School of Education


Doctor of Philosophy in Education (PhD)


Michelle Barthlow


cognitive load, elementary mathematics, executive function, inhibition, mathematics word problems, mindfulness, shifting, updating


Curriculum and Instruction | Education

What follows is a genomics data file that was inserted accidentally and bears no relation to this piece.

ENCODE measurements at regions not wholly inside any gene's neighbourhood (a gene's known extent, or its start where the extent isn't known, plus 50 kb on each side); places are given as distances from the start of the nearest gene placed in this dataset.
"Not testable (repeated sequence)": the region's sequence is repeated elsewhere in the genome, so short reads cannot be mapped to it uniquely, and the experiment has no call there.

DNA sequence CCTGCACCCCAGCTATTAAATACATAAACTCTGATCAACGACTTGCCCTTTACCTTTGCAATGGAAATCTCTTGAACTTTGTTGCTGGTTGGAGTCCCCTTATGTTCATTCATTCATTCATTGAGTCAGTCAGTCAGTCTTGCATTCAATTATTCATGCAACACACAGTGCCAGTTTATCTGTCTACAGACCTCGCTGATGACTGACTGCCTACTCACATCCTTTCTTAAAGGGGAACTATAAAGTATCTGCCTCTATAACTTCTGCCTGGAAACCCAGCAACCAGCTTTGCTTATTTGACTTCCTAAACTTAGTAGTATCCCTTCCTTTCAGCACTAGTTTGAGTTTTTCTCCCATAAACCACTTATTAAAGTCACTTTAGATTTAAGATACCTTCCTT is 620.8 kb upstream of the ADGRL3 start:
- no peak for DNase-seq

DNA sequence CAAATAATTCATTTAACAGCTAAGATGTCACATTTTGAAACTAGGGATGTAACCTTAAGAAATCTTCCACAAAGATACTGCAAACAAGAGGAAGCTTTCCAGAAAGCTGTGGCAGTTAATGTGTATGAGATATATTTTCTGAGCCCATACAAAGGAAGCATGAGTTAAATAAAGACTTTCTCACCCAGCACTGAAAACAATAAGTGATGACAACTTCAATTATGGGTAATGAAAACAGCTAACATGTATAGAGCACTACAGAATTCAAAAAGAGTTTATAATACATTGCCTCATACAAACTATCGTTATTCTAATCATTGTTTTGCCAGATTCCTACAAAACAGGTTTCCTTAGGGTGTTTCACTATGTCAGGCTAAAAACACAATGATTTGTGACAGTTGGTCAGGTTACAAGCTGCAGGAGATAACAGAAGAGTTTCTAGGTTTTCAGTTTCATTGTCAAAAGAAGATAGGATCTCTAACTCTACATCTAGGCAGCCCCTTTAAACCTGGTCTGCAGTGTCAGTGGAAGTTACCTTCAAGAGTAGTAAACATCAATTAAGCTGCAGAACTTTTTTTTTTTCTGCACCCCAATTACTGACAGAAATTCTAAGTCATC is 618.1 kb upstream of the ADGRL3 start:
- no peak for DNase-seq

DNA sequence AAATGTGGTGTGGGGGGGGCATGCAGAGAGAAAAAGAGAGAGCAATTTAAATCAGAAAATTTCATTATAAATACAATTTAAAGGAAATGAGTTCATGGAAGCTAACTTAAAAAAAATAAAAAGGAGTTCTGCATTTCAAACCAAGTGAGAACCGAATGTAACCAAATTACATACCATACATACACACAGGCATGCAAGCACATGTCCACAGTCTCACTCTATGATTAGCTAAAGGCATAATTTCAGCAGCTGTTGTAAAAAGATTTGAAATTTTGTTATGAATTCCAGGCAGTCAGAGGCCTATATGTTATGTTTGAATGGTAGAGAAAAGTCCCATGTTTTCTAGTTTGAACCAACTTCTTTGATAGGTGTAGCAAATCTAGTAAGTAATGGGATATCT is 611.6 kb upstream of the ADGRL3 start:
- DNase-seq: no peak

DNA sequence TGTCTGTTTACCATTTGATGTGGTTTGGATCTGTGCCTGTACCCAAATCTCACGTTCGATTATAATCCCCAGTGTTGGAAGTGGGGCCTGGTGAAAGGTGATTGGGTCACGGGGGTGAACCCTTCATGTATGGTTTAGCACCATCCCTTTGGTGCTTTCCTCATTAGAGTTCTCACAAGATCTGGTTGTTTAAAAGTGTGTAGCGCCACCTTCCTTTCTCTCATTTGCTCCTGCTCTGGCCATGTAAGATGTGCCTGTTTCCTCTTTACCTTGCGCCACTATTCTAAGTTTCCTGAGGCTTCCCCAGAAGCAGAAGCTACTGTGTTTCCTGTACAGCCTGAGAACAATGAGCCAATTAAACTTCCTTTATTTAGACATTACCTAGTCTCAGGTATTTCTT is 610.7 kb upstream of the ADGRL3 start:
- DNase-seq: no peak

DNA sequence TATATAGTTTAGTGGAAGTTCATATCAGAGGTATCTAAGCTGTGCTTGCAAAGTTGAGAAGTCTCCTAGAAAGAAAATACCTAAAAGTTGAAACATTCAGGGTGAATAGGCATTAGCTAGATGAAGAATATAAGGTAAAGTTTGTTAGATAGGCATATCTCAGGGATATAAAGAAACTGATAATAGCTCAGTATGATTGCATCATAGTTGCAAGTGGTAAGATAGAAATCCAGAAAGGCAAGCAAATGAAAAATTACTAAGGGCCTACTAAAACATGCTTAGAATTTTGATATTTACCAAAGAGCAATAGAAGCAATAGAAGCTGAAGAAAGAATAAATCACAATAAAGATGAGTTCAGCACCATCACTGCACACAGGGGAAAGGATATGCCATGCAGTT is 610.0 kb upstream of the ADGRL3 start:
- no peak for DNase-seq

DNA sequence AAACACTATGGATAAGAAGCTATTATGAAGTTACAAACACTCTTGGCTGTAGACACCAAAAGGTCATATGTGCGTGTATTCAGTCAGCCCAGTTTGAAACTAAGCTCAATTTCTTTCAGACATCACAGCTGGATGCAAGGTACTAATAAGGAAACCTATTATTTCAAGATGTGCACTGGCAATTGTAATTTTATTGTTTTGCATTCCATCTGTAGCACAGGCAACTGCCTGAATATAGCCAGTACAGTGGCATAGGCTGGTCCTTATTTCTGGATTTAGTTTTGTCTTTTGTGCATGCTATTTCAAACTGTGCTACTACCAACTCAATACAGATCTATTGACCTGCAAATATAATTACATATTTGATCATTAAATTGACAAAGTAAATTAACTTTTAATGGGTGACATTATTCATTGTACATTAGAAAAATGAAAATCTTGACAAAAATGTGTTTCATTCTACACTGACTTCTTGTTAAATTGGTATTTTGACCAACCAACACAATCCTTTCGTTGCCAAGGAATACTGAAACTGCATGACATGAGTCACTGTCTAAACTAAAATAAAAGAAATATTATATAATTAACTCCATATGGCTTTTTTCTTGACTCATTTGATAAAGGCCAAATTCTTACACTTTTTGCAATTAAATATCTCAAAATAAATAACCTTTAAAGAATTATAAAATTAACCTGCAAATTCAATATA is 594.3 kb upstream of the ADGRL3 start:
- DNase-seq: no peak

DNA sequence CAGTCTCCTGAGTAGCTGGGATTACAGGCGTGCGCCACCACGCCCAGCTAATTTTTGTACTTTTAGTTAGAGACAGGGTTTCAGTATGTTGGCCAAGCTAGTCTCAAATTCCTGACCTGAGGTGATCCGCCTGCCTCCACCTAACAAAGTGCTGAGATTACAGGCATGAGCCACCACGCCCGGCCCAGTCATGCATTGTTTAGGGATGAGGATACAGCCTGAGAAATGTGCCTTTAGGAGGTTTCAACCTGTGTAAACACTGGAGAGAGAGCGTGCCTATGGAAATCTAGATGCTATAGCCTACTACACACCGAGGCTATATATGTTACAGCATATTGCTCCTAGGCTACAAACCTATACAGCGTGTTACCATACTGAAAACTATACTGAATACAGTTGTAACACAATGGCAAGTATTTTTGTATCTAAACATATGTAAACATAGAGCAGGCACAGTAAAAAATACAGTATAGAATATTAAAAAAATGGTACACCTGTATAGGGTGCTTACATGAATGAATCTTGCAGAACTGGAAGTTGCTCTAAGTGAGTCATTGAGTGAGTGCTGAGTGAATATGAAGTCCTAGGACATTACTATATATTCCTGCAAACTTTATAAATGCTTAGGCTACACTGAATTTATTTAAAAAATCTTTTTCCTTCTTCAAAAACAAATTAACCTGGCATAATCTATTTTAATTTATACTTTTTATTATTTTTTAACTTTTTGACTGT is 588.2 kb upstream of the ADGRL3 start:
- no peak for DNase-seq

The purpose of this study was to determine if a 15-week mindfulness curriculum, MindUP, impacted participants’ performance on a standardized mathematics word problem measure. The study was conducted in two elementary schools in a large public school district in North Carolina during the 2020-2021 school year. Participants included 74 third- and fourth-grade students who received a supplemental mindfulness curriculum and 77 students who received only business as usual instruction (N = 151). The research question and null hypothesis were tested using a quantitative, quasi-experimental, pretest posttest, nonequivalent, control group design. The TOMA-3 Word Problems subtest was administered by school personnel to all participants and was used as the pretest and posttest instrument. An ANCOVA was used to determine if there was statistically significant difference TOMA-3 performance, based on group membership, while controlling for the covariate pretest score. The results of this study reveal no statistically significant difference in word problem performance following participation in the mindfulness curriculum. These findings reveal discrepancies with empirical evidence in favor of mindfulness practices in schools and raise questions for future examination. More work is needed to understand the specific components of mindfulness curricula that improve executive function skills and how these improvements transfer to mathematics performance.